Nevertheless, it is believed that other lipids, such as

lysophophatidylcholines, phosphatidylinositols, phosphatidylethanolamines, phosphatidylserines, sterols, like cholesterol, or sphingolipids, like sphingomyelin,, saccharolipids and PEGylated phospholipids and further variants of the above mentioned lipids - having variations in the length of the acyl chain, in the amount of saturation, in the nature of the polar headgroup and charge, etcetera - will alternatively be useful. With regards to lipid molecules that may be used in the form of micelles, any kind of surfactants or detergents may be used, such as soaps, linear

alkylbenzenesulfonates, lignin sulfonates, fatty alcohols and alkylphenolic compounds. Examples for this category are SDS, octylthioglucosides and CTAB (cetrimonium bromide).

The liposomes, micelles or other lipid aggregates that may be used in the present invention may also be formed by combination of the above-mentioned lipid molecules. It is very common, for instance, that liposomes are made out of two or three different lipid molecules. Generally, the components involved will be a phosphatidylcholine compound as basis which is stabilized by a phosphatidylglycerol compound and a sterol, such as cholesterol. A nice overview of the different forms of liposomes and how to prepare them is given in Akbarzadeh, A. et al., Nanoscale Res. Lett. 2013, 8: 102, doi: 10.1186/1556-276X-8-102).

The production method, the size of the liposome or micelle, the concentration ratio between Wnt protein and liposome or micelle, and the presence or absence of further detergents, cryoprotectants and further excipients for stabilizing protein structure do not seem to be critical.

Apparently these can be varied within large ranges. However, the Wnt proteins are most stable when the final lipid concentration in the tissue culture medium exceeds 0.1 mM. Therefore, the lipid concentration in the tissue culture medium maybe more than 0.1 mM, more than 0.2 mM, more than 0.3 mM, more than 0.4 mM, more than 0.5 mM, more than 0.6 mM, more than 0.7 mM, more than 0.8 mM, more than 0.9 mM or higher. Even values of more than 1.0 mM to more than 2mm to more than 3 mM and up to 10 mM may be used without hampering the beneficial effect of the lipid on Wnt protein stability.

Natural or recombinant Wnt proteins or peptides or variations thereof that mimic the activity of Wnt proteins can be used. The Wnt proteins can be in association with other proteins, e.g. lipoproteins or glycoproteins, or with other molecules that support their activity or solubility.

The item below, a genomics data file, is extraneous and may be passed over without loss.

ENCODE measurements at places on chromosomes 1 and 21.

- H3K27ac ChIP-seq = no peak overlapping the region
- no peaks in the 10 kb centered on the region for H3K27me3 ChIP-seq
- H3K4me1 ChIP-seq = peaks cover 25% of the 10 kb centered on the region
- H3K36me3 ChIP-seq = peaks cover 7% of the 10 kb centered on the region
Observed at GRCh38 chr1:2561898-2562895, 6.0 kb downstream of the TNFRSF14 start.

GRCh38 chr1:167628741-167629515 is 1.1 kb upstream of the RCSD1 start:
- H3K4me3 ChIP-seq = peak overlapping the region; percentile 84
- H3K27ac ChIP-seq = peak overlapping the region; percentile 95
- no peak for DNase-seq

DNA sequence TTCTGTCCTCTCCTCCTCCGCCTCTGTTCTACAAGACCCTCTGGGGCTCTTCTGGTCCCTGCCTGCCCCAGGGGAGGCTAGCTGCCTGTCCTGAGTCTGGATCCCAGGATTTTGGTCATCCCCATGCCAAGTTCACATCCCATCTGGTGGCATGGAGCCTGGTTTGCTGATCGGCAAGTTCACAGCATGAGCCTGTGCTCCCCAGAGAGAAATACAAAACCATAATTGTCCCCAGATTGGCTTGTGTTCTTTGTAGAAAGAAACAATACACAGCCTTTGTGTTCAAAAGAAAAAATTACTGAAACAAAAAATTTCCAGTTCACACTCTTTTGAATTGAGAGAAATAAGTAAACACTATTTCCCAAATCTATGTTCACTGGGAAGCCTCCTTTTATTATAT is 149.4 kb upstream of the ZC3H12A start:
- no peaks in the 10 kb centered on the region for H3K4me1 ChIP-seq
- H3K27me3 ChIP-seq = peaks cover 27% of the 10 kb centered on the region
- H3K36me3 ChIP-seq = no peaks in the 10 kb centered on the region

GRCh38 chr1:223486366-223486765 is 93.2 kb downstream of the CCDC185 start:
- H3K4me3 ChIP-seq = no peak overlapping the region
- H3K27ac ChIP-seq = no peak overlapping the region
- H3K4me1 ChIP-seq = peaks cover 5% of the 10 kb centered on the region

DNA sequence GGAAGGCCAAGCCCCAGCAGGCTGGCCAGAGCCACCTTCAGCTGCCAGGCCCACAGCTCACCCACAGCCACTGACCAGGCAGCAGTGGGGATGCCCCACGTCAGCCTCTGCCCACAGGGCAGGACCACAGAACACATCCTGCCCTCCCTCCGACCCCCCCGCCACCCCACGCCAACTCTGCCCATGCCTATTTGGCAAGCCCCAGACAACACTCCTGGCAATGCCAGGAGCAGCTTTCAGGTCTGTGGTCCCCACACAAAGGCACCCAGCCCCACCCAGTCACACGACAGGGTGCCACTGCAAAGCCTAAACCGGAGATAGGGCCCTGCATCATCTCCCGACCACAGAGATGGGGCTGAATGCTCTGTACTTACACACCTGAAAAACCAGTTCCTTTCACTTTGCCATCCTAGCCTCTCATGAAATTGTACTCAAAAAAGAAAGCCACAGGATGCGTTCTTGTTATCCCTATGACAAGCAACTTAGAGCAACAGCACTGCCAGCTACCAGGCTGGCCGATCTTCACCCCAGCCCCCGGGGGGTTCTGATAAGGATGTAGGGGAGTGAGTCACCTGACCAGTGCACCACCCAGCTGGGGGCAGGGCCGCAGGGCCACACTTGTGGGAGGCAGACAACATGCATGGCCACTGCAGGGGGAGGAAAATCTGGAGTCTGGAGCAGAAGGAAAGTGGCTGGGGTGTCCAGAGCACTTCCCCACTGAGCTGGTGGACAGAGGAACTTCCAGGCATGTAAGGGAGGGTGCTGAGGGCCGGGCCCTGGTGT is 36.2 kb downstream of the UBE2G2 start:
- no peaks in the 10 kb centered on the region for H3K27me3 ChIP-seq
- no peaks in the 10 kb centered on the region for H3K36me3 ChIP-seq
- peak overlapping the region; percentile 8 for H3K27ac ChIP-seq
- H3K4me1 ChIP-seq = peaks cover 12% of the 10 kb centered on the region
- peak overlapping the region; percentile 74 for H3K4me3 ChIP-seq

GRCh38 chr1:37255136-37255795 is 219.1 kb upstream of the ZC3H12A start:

Culture medium which has been supplied with the above- mentioned lipid compositions, be it associated with the Wnt protein or added separately from the Wnt protein, would further contain the normal ingredients to be found in stem cell culture medium, except for serum.

Accordingly, the culture medium may further contain buffer compounds, detergents, bulking agents, nutrient compounds, growth factors and other chemical or biological compounds that may be needed for maintaining and/or proliferation of stem cells, especially adult stem cells. The culture may also contain extracellular matrix components such as collagens, laminins, fibronections, vitronectins and other macromolecules, or mixtures thereof, of biological or synthetic origin, e.g. matrigel, hyalyronic acid, a poly(D,L-lactide-co-glycolide) fiber matrix, a polyglactin fiber, a calcium alginate gel, hydrogels, silicone compounds, or other synthetic polymers.

As indicated above, stabilisation of the adult stem cells with liposomes or other lipid aggregates, now makes it possible to culture said stem cells in a medium without serum. This would enormously increase the availability of such stem cells for therapeutic purposes, especially in the field of stem cell therapy. Accordingly, the invention comprises a method for the culturing of adult stem cells in a culture medium according to the invention, i.e. a medium in which a Wnt protein and a lipid are comprised.

It has been shown in the past for several stem cells that they can be transplanted into a recipient. Such transplanted stem cells can